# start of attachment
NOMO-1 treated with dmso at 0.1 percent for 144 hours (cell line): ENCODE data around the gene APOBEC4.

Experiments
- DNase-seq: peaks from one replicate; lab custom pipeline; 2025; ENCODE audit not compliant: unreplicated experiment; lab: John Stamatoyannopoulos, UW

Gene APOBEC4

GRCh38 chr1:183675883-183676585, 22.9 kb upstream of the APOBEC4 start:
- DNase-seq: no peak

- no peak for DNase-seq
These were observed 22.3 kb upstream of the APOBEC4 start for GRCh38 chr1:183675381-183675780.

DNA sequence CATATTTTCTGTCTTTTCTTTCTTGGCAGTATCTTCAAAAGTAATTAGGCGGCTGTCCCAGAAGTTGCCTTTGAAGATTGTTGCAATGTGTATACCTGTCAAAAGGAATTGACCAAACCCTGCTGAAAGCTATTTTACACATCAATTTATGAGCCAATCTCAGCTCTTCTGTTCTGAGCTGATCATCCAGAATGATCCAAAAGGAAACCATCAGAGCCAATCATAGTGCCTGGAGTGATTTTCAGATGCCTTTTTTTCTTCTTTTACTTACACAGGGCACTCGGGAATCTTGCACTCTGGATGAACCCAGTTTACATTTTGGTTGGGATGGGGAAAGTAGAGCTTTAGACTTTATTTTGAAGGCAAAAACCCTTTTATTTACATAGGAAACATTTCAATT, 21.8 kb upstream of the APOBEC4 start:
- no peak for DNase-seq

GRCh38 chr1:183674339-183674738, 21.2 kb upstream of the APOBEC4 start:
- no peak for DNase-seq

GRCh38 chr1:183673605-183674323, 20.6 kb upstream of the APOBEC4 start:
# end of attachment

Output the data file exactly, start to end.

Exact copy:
NOMO-1 treated with dmso at 0.1 percent for 144 hours (cell line): ENCODE data around the gene APOBEC4.

Experiments
- DNase-seq: peaks from one replicate; lab custom pipeline; 2025; ENCODE audit not compliant: unreplicated experiment; lab: John Stamatoyannopoulos, UW

Gene APOBEC4

GRCh38 chr1:183675883-183676585, 22.9 kb upstream of the APOBEC4 start:
- DNase-seq: no peak

- no peak for DNase-seq
These were observed 22.3 kb upstream of the APOBEC4 start for GRCh38 chr1:183675381-183675780.

DNA sequence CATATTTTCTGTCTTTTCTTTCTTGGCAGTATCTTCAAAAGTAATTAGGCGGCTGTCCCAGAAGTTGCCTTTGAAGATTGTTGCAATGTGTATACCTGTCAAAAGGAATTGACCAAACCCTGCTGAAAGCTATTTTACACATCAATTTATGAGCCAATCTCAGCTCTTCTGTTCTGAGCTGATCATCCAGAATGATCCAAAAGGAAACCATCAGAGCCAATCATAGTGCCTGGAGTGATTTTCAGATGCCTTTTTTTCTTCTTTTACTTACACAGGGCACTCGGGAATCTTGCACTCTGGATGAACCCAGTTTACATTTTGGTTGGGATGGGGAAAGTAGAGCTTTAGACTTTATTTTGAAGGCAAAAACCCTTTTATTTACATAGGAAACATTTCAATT, 21.8 kb upstream of the APOBEC4 start:
- no peak for DNase-seq

GRCh38 chr1:183674339-183674738, 21.2 kb upstream of the APOBEC4 start:
- no peak for DNase-seq

GRCh38 chr1:183673605-183674323, 20.6 kb upstream of the APOBEC4 start: